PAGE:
Had Canada’s Senate shut down Liberal Heritage Minister Steven Guilbeault’s attempt to establish tighter controls on the Internet with Bill C-10? While some social conservatives had been stridently denouncing the proposed federal law as an outlandish intrusion into the private lives of Canadians, Bill C-10 might still die of its own natural causes, since members from both sides of the Senate floor agreed the bill needs more work before being enacted. 

In the Senate, one of the strongest opponents of Bill C-10 has been Montreal-based Senator Leo Housakos. “C-10 is a very feeble attempt on the part of the Liberal government to reform the Canadian Broadcasting Act,” he said in an interview with Newsfirst Multimedia. 

Although the 2020 Symposium de Ste-Rose was cancelled because of the COVID-19 pandemic, organizers of the 2021 version art show said the crowds were more enthusiastic than ever, while the sunny weather probably also contributed to an unexpectedly big turnout. 

“I think people were more than ready to get out and do something after being inside for so long,” said Carole Faucher, president of the Corporation Rose-Art which stages the prestigious art show each year. Fifty artists exhibited their works at the 2021 symposium which took place from July 22 – 25.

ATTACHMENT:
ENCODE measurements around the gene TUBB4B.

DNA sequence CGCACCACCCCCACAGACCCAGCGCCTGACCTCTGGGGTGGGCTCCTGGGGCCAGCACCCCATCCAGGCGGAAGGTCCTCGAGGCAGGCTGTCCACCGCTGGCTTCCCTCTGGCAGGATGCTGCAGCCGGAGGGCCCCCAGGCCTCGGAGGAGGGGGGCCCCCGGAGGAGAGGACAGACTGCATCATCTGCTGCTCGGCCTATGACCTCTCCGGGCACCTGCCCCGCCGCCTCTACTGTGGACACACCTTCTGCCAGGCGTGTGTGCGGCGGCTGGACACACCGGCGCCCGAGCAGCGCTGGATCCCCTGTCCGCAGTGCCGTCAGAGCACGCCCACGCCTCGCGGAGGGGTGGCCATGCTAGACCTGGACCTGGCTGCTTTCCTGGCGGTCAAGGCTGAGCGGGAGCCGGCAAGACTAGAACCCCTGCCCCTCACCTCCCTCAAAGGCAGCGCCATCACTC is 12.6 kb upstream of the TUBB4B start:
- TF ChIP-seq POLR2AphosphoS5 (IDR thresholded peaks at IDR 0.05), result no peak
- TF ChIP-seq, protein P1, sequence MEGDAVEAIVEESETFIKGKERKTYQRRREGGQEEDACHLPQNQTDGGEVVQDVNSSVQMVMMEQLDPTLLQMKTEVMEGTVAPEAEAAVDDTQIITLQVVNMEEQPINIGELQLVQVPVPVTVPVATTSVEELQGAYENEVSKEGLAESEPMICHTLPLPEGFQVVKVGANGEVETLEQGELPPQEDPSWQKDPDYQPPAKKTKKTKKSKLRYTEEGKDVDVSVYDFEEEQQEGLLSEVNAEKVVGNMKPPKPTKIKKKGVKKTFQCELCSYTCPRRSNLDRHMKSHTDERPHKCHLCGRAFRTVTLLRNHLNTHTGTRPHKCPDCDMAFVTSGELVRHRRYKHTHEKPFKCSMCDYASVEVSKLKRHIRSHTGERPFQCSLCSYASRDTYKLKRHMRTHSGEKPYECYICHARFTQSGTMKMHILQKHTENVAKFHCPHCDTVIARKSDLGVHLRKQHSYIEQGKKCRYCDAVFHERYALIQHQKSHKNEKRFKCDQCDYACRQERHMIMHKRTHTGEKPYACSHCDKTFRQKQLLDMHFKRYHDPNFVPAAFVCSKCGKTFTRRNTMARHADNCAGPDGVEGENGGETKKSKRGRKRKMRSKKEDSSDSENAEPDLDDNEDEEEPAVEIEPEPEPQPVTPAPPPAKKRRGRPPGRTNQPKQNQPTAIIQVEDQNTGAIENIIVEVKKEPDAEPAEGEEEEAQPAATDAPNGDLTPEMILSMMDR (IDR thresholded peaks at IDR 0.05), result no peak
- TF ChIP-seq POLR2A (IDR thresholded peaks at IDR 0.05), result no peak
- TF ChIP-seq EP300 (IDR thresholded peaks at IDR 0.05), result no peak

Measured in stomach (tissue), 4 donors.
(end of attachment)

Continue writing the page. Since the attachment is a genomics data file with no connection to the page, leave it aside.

An international consortium, including scientists from the Lady Davis Institute at the Jewish General Hospital in Montreal, teamed up with a data-based pharma-research firm to identify likely drug candidates that could be given to early diagnosis COVID-19 patients, in order to forestall serious symptoms, hospitalization, intensive care and death. 

“Despite efforts to vaccinate against COVID19, the pandemic continues to take a fearsome toll around the world,” said Dr. Brent Richards, a senior investigator at the LDI’s Centre for Clinical Epidemiology, who was one of the leaders of the consortium which went by the name CONTEST. 


At a time when the federal government no longer seemed to be defending the common good in the glyphosate issue, Vigilance OGM activists were calling on the municipal level to take concrete actions to reduce the collective exposure to pesticides. Some 500 flags were symbolically installed in Laval to challenge the mayors, elected and candidates of the next municipal elections to seize the issue on their territory — as the City of Laval was able to do. 

“I want to send a message to the other mayors, mayors and mayoral candidates of other cities in Quebec: make this commitment,” said then-executive committee vice-president Stéphane Boyer. “On the one hand, it is an environmental issue, to have a healthier living environment, to preserve the fauna, flora and biodiversity. But it is also, above all, a question of human health, of the health of the population.” 

In its 2020 annual report, the Laval Police Department said the number of criminal incidents in Laval rose by 1 per cent over the previous year, from 14,556 incidents in 2019 to 14,774 in 2020. According to the report, which was presented to Laval city council by police chief Pierre Brochet, the number of car accidents in Laval dropped by one third (33 per cent), which was the best result in five years.